A New Patron Saint for Chastity?


When we’re thinking about the Deadly Sins,
it helps to use examples. It’s too easy for theological writers to sling around Abstractions with Capital Letters, as if with each stroke of the pen they’re tapping into Plato’s realm of changeless, ineffable Forms. Or at least that they’re writing in German, where all nouns start with caps. A friend of mine used to write weekly for the estimable investigatory journal The Wanderer. Founded by German-Catholic immigrants, it was published auf Deutsch well into the 20th century. As my friend recalled, “The editors were, I think, waiting for the rest of the country to catch up with them. At last they admitted that this was unlikely, and agreed to translate the paper. But they kept on as their typesetter someone named Uncle Otto, who for years insisted on capitalizing every noun.”
 


At least, that’s the story. Such Teutonic stubbornness served The Wanderer‘s editors well in the wake of Vatican II, as the newspaper became a snout-rapper — whose reports, as Bishop Rembert Weakland whines in his memoirs, were what Joseph Cardinal Ratzinger used to roll up and smack heretical bishops on the nose. I urge all to subscribe.

 
But capitalizing your Concepts in order to give them an Air of spurious Authority will only take you so far in this world — as far as “B-minus,” I learned back in freshman rhetoric class at a staunchly secular school. So I’ve decided to give the Virtues and Vices a little flesh, to fatten them up for the reader so he’ll remember how they look, sound, even smell.
 
I’ve already, elsewhere, profiled the patroness of promiscuity, the racist shrew Margaret Sanger. Lust’s opposing virtue, Chastity, deserves an equally unforgettable advocate. Much as I love St. Maria Goretti, I’m not sure that her story is terribly useful for illuminating this virtue. Maria died from wounds incurred while resisting a rapist, and is quoted as having chosen “Death before Sin.” In another context that’s surely a worthy maxim, but it’s worth pointing out, over and over again, that rape victims who don’t fight back are not committing a sin. A woman I knew, the victim of a violent rape, said that tales of Maria Goretti (which she’d learned as a girl) fed into the crippling, inappropriate guilt that haunted her after the attack. What’s edifying about Gorretti’s story, I think, is how she forgave her attacker before she died, and how he converted afterward — even attending her canonization Mass. That part is enough to break your heart, but its matter is Mercy, not Chastity.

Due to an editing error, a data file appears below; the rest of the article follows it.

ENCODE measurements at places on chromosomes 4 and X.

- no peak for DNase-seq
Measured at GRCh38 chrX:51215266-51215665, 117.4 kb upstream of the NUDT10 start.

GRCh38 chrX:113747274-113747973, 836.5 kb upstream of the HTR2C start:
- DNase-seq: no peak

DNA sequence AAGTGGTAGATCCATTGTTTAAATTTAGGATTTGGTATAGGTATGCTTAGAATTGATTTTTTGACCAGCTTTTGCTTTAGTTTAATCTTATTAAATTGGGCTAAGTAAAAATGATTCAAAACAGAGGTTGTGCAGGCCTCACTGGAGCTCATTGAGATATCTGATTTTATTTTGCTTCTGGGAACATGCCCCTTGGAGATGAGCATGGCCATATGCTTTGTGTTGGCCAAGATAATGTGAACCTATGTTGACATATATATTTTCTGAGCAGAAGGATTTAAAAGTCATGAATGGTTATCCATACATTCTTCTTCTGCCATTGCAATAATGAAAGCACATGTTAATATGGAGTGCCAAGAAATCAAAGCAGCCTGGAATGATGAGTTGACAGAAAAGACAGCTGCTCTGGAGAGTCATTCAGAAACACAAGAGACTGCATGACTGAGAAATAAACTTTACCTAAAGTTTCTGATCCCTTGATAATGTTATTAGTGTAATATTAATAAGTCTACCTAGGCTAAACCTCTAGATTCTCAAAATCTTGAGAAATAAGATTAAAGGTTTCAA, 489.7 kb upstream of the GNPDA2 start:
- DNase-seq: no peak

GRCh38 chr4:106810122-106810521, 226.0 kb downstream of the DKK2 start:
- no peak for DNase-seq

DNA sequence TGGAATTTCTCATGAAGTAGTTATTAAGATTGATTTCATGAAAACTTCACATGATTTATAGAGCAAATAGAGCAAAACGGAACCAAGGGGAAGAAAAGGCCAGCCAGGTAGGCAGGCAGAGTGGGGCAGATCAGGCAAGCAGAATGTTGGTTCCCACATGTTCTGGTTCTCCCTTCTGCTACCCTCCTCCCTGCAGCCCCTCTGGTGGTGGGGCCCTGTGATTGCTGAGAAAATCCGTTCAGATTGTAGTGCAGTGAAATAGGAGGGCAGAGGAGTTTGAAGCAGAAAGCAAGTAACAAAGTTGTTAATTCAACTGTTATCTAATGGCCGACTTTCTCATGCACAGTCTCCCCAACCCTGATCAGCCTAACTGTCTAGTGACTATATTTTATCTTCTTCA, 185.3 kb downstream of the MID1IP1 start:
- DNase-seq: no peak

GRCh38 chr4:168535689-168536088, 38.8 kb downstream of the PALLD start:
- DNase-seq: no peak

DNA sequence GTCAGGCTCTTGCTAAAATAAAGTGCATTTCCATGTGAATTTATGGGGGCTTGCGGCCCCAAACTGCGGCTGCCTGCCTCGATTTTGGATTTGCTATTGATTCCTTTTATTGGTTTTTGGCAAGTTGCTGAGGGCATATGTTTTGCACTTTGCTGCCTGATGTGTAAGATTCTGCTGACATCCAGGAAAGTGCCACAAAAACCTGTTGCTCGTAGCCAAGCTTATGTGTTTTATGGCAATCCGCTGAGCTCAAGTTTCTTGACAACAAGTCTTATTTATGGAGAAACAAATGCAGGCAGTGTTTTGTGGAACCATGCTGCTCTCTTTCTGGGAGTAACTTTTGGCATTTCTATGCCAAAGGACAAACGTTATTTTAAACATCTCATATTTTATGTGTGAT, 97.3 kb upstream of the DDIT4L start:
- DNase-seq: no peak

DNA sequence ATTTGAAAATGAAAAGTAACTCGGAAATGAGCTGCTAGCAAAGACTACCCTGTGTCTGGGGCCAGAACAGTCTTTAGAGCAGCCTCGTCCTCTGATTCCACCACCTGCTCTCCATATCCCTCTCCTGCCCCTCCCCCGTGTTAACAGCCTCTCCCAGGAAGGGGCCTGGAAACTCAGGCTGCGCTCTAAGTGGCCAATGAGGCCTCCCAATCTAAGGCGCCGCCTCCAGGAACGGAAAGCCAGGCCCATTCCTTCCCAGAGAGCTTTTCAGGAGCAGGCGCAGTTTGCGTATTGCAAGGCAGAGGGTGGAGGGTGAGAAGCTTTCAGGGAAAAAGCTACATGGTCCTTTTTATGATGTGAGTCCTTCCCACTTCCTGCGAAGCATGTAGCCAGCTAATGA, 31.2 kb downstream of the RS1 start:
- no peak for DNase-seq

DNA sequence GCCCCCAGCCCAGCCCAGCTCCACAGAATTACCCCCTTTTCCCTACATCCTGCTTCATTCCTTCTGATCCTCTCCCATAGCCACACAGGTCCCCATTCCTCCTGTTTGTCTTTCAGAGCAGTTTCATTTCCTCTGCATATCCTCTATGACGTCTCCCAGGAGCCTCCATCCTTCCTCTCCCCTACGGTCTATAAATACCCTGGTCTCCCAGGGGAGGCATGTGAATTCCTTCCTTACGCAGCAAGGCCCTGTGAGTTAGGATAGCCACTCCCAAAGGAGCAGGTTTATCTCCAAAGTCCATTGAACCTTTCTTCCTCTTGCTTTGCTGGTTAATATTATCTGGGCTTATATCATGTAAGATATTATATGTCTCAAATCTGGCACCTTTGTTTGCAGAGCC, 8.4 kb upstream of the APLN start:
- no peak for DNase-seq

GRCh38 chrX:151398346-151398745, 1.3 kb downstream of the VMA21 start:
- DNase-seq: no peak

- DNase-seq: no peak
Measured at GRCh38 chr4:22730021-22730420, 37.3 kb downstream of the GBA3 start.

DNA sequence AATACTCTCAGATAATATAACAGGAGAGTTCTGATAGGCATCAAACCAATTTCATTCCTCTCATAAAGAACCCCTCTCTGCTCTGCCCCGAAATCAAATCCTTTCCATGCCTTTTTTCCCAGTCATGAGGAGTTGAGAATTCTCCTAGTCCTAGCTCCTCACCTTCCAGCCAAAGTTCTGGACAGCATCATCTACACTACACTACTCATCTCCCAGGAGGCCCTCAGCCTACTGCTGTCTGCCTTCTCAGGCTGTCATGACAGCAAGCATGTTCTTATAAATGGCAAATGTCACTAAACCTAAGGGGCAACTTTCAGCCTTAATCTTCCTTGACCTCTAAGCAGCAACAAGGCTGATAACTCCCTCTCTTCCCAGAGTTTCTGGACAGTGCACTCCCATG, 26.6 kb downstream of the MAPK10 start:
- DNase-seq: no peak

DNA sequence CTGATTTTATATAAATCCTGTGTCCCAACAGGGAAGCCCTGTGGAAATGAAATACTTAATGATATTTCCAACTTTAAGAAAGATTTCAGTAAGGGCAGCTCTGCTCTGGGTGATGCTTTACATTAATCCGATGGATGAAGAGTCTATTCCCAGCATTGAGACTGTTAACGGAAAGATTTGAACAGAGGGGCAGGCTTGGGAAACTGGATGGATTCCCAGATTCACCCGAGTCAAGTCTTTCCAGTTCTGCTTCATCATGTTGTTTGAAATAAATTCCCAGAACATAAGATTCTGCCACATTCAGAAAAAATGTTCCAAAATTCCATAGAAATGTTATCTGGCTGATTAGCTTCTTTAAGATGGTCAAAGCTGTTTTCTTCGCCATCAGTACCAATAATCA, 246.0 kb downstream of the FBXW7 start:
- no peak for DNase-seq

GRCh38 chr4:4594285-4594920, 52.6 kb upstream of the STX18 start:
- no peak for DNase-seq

So let’s move on to another story, a longer and sadder one, of Chastity lived over decades and under duress in its most common context, marriage. I speak of someone well known to Showtime subscribers, Queen Catherine of Aragon (1485-1536). The beleaguered first wife of Henry VIII, she started life with every promise of pleasure and power — as the youngest daughter of Europe’s richest, most well-armed monarchs, Ferdinand and Isabella. She learned Spanish, French, Latin, and Greek, and all the liberal arts, in an education infused with the Christian humanism that formed Erasmus and Thomas More (her future friend). Obedient to her parents, she made a political marriage at age 15 to the English Prince Arthur — a shy young man who died only six months later.
 
According to Catherine, Arthur carried shyness to quite an extreme, since she always claimed the marriage was never consummated. This may seem implausible now, but it pays to remember two things:
 
  1. Arthur was sickly.
  2. Arthur was English.
A few centuries down the line, it would take seven years for Louis XVI to consummate his bond with Marie Antoinette; perhaps the prospect of handing on royal genes can cause performance anxiety. Whatever the case, the pious Catherine would swear to this fact repeatedly under oath, so it probably behooves us to believe her; her actions in later years otherwise make no sense.